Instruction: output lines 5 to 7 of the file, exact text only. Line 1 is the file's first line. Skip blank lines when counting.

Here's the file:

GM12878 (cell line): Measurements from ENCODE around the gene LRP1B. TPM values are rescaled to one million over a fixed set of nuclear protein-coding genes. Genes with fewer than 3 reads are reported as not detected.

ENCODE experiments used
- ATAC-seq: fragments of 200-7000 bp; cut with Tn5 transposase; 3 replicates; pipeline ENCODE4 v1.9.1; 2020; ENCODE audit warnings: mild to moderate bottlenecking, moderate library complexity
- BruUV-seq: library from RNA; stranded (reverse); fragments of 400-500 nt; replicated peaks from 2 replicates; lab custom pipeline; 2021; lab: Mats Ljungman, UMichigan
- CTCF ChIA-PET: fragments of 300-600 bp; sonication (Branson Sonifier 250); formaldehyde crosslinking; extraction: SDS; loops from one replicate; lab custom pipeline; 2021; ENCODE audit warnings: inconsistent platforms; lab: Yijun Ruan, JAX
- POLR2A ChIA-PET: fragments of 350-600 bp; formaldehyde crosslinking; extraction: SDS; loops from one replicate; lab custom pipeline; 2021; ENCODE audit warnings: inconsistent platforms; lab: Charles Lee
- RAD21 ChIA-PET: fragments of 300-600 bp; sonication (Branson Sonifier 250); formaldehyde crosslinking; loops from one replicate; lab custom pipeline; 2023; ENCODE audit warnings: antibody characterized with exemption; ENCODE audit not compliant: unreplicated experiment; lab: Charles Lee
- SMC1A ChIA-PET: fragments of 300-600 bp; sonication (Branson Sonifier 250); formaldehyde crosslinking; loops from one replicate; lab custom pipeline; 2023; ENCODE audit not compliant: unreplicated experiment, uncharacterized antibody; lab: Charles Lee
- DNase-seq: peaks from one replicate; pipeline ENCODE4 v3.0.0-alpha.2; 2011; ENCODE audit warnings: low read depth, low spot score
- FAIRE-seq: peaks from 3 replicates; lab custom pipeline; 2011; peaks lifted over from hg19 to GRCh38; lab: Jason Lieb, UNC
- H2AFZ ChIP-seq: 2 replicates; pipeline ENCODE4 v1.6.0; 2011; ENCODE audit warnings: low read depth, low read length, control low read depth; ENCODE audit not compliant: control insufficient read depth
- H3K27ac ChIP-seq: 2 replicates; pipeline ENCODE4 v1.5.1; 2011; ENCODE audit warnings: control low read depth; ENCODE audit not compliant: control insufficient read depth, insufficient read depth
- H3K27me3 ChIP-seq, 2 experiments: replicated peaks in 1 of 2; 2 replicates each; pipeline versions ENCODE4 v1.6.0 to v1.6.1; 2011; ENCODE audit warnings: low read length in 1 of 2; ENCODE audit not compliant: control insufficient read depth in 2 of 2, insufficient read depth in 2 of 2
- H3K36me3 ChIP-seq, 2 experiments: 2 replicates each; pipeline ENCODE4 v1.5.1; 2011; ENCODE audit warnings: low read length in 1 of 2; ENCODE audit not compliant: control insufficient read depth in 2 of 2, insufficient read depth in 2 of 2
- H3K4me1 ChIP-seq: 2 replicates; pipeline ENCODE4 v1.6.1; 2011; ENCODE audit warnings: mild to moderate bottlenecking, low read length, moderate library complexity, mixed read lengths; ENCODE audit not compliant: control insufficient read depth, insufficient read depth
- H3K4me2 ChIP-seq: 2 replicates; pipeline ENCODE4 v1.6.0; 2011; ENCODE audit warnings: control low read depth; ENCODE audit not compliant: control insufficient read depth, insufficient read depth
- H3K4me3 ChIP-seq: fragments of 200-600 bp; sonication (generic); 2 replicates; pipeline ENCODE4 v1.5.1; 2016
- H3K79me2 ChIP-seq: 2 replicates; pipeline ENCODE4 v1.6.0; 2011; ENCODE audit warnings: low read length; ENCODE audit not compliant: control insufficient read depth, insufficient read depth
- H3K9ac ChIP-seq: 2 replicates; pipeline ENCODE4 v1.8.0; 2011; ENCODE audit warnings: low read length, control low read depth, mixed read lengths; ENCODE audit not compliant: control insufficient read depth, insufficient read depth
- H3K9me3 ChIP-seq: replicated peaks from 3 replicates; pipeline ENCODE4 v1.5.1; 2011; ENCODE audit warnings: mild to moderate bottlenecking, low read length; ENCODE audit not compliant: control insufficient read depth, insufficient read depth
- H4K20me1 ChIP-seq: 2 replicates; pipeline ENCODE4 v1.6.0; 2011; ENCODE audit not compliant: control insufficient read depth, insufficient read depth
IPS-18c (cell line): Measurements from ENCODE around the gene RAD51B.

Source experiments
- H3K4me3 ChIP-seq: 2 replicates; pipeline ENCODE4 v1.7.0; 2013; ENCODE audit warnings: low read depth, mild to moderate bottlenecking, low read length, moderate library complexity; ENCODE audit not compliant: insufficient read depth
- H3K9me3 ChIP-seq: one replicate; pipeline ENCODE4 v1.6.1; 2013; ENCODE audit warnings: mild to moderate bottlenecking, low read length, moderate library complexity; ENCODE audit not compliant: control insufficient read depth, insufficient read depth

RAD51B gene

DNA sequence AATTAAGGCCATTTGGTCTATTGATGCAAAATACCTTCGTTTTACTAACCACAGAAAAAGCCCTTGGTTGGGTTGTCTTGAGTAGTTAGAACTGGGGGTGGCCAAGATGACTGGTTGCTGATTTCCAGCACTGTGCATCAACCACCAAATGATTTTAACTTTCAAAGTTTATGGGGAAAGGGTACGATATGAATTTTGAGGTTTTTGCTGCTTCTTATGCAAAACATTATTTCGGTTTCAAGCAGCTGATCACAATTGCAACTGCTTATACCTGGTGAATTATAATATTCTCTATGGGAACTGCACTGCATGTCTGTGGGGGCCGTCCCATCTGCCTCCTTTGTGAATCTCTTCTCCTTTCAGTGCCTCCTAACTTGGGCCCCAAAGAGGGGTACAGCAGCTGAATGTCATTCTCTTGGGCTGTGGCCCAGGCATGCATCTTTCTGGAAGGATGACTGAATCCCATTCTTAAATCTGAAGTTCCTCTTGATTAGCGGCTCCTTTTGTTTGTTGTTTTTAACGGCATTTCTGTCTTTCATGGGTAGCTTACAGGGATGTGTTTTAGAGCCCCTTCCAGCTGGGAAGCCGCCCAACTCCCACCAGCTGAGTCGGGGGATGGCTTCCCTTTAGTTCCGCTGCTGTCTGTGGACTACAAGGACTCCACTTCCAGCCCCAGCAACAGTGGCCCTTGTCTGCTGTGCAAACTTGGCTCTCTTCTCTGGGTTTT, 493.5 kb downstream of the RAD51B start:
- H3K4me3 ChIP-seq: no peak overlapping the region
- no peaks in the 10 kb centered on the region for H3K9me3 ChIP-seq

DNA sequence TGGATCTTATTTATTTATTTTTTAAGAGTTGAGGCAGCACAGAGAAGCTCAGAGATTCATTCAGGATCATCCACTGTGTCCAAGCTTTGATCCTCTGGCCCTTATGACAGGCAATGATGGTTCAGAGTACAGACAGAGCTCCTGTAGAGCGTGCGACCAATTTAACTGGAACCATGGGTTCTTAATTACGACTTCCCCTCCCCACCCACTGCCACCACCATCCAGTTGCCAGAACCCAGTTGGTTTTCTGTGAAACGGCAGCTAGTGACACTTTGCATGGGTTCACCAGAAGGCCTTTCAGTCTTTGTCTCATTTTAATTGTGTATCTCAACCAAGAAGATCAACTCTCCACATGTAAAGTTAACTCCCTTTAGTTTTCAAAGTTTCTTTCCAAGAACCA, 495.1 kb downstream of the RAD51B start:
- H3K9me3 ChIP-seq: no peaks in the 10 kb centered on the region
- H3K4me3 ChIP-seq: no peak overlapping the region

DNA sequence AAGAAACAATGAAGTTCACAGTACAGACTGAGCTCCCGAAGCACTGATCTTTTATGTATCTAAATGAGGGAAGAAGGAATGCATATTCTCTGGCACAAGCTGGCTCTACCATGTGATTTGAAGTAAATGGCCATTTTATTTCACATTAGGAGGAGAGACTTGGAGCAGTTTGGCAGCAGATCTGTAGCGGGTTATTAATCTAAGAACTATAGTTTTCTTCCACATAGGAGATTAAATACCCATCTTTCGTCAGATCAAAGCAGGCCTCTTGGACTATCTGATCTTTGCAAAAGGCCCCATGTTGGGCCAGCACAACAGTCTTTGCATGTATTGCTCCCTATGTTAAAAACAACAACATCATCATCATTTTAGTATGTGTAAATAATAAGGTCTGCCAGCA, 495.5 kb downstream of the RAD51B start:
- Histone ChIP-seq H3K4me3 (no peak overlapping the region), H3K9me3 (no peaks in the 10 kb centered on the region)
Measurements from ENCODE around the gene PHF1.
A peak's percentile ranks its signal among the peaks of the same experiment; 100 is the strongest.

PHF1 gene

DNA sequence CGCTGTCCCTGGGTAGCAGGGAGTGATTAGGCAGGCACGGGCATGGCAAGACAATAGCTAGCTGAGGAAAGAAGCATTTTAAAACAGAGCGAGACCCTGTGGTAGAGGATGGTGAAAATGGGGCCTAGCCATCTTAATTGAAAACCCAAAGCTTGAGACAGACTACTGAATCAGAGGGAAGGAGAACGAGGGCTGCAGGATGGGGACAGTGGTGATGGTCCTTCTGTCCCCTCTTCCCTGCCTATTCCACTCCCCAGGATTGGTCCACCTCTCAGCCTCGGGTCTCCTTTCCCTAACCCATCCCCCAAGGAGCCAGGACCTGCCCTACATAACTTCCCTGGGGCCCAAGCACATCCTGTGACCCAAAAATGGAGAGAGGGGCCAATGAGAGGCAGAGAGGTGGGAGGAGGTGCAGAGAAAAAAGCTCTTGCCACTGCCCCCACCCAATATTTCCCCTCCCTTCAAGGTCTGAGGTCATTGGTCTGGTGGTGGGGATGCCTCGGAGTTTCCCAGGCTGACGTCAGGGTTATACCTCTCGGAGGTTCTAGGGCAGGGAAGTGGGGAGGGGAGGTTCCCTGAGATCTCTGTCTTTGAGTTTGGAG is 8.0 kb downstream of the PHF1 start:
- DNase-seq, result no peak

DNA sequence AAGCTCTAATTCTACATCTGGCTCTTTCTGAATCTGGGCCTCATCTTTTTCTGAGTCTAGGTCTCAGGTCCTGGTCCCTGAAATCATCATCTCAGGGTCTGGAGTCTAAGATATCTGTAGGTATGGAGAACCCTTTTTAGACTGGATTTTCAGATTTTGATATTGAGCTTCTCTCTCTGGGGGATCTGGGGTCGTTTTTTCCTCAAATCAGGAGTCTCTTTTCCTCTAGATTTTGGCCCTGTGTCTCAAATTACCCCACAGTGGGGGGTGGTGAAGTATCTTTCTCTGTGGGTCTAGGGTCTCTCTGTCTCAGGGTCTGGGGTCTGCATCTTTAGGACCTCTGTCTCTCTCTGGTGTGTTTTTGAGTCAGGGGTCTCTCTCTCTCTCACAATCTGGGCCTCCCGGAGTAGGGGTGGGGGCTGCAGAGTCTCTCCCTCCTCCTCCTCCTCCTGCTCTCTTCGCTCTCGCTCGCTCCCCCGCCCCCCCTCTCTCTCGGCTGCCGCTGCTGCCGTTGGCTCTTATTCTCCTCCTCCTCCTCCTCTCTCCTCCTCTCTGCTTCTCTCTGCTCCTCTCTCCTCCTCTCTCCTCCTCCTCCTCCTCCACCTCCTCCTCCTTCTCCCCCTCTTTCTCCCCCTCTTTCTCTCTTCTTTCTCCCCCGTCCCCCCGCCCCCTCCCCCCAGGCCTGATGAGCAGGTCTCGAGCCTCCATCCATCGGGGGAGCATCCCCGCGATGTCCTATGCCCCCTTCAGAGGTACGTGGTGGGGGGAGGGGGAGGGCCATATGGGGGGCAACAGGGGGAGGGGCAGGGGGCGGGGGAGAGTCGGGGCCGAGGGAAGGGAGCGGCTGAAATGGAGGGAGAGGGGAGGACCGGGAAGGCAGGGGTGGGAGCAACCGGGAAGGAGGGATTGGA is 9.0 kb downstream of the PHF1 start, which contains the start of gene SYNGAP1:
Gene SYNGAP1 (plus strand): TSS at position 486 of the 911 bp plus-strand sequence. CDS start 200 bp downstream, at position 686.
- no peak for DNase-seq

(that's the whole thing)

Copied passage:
- CTCF ChIA-PET: fragments of 300-600 bp; sonication (Branson Sonifier 250); formaldehyde crosslinking; extraction: SDS; loops from one replicate; lab custom pipeline; 2021; ENCODE audit warnings: inconsistent platforms; lab: Yijun Ruan, JAX
- POLR2A ChIA-PET: fragments of 350-600 bp; formaldehyde crosslinking; extraction: SDS; loops from one replicate; lab custom pipeline; 2021; ENCODE audit warnings: inconsistent platforms; lab: Charles Lee
- RAD21 ChIA-PET: fragments of 300-600 bp; sonication (Branson Sonifier 250); formaldehyde crosslinking; loops from one replicate; lab custom pipeline; 2023; ENCODE audit warnings: antibody characterized with exemption; ENCODE audit not compliant: unreplicated experiment; lab: Charles Lee